If you have had the misfortune of being involved in a serious auto accident, and your vehicle has been declared a total loss, you are probably wondering how the actual cash value of your vehicle is determined. A vehicle’s actual cash value is the cost required to replace the vehicle (replacement cost) less depreciation, and is also called the “fair market value”. When your vehicle is declared a total loss by the insurance company, the cost to repair the vehicle is often seen as a greater cost than to write the vehicle’s owner a check in the amount of the vehicle’s actual cash value. Some insurers declare a vehicle a total loss if the cost to repair the vehicle a greater than a certain percentage of the vehicle’s actual cash value. These percentages range from 51% to 80% of the actual cash value, and are used at the discretion of the insurer.
Your vehicle’s actual cash value
Your insurance carrier’s claims adjusters determine your vehicle’s actual cash value through computer software, dealer surveys, private party sales, and online pricing. Often times, the adjuster will also include the cost of sales tax, title, and registration associated with a replacement vehicle in their calculations. Some of the specific things that are considered in determining the actual cash value for a vehicle include: applicable state laws, vehicle salvage value (the amount that the vehicle can be sold for through a salvage vendor), vehicle list value, and vehicle repair estimates. Other factors that are considered are the vehicle’s age, mileage, and condition. If the vehicle had unrepaired damage that occurred prior to the accident, the vehicle’s actual cash value will be decreased.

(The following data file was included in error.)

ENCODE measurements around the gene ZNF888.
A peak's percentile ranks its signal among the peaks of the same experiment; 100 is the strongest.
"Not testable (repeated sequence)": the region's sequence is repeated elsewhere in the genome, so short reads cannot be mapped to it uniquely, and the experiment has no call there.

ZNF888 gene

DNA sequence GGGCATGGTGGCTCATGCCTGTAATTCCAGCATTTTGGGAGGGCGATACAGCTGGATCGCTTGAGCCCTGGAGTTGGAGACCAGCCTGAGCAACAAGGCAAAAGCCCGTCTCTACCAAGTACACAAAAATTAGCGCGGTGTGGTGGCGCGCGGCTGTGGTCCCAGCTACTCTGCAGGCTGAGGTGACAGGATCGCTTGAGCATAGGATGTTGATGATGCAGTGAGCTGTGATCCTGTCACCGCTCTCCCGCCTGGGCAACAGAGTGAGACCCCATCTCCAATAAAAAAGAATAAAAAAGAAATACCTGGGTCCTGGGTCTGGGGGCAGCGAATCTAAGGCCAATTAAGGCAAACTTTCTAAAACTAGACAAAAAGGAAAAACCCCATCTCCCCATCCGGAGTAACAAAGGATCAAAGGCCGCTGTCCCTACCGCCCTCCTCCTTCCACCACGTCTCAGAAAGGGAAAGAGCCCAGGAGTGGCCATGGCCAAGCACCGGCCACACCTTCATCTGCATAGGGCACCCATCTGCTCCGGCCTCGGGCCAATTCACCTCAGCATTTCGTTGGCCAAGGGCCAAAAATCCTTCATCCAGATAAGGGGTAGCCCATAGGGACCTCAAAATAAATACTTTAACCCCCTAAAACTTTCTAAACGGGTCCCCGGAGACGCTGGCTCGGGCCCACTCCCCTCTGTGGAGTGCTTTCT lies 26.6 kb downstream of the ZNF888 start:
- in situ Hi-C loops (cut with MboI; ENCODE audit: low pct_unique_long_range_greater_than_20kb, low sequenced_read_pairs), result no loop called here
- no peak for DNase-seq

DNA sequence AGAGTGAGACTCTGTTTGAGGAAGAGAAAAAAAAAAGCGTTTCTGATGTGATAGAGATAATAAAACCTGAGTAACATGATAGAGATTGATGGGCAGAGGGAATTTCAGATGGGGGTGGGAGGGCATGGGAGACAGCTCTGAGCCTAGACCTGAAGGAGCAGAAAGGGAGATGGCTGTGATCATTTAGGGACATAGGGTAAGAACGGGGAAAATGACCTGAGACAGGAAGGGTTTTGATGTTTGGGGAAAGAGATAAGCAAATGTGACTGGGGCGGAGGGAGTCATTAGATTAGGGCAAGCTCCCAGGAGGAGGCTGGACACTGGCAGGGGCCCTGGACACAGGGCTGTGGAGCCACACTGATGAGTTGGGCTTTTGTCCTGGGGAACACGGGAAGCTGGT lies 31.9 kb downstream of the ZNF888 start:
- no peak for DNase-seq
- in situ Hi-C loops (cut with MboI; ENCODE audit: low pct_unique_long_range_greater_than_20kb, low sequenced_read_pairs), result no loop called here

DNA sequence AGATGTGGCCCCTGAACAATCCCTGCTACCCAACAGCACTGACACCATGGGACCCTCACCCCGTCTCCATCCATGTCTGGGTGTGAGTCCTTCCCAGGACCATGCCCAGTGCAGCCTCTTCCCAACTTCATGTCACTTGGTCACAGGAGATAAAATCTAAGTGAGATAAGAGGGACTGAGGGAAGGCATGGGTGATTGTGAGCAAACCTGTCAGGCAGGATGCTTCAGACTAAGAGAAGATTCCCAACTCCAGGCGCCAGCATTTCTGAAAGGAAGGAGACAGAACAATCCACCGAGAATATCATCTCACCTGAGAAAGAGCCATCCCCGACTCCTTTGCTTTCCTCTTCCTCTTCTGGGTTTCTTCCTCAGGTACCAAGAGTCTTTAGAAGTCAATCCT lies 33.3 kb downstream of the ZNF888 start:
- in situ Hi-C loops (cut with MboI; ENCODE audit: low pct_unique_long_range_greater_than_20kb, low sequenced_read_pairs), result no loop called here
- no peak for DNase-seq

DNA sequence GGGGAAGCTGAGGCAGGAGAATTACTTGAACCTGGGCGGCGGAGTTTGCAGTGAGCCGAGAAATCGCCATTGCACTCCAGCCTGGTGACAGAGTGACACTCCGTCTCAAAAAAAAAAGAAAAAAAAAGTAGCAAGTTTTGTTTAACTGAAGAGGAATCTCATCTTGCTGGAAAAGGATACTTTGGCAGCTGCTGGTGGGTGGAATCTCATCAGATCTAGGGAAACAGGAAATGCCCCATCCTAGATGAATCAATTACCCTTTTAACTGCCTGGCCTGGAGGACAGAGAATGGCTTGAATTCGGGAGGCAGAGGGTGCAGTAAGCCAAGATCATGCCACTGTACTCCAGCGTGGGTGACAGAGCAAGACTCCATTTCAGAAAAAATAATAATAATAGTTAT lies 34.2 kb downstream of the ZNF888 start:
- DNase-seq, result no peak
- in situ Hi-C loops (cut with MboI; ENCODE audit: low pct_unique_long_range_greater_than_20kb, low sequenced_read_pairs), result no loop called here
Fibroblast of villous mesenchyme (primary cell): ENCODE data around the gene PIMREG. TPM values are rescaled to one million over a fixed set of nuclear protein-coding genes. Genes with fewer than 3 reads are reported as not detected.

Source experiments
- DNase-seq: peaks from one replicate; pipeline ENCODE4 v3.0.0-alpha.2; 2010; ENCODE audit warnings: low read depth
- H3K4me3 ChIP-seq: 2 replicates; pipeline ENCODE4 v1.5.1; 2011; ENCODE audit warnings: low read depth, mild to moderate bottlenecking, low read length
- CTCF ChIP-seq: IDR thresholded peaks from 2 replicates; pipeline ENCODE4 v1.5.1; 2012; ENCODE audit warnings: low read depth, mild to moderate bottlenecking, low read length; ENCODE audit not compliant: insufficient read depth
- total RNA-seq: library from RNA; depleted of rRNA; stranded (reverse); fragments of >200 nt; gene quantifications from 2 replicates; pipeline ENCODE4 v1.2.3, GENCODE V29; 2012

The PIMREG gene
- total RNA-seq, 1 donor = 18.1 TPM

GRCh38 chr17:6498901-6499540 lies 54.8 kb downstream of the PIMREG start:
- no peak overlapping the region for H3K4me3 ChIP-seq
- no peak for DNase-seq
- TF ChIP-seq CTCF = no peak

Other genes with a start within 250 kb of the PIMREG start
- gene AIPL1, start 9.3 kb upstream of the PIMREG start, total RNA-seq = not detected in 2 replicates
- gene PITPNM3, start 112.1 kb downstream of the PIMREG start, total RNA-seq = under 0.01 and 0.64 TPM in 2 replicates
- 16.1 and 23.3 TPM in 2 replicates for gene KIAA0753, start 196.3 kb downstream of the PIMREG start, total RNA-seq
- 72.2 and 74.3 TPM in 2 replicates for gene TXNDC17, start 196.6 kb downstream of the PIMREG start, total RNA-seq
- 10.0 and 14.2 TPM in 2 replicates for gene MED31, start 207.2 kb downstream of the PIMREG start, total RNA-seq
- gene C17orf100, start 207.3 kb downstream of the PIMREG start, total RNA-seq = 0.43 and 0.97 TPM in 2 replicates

Speaking with your agent/carrier
Since each auto insurer most likely handles vehicle claims slightly differently, it is a good idea to read your policy thoroughly and see how your policy/insurance carrier covers and evaluates total losses. It is also a good idea to speak with your agent before you are involved in any accidents to discuss what your policy covers and gain clarification on any terms or coverage areas that you do not completely understand. Also, if you have any aftermarket upgrades such as custom wheels or an audio system, be sure to ask your agent how your carrier handles these upgrades in the event of a total loss.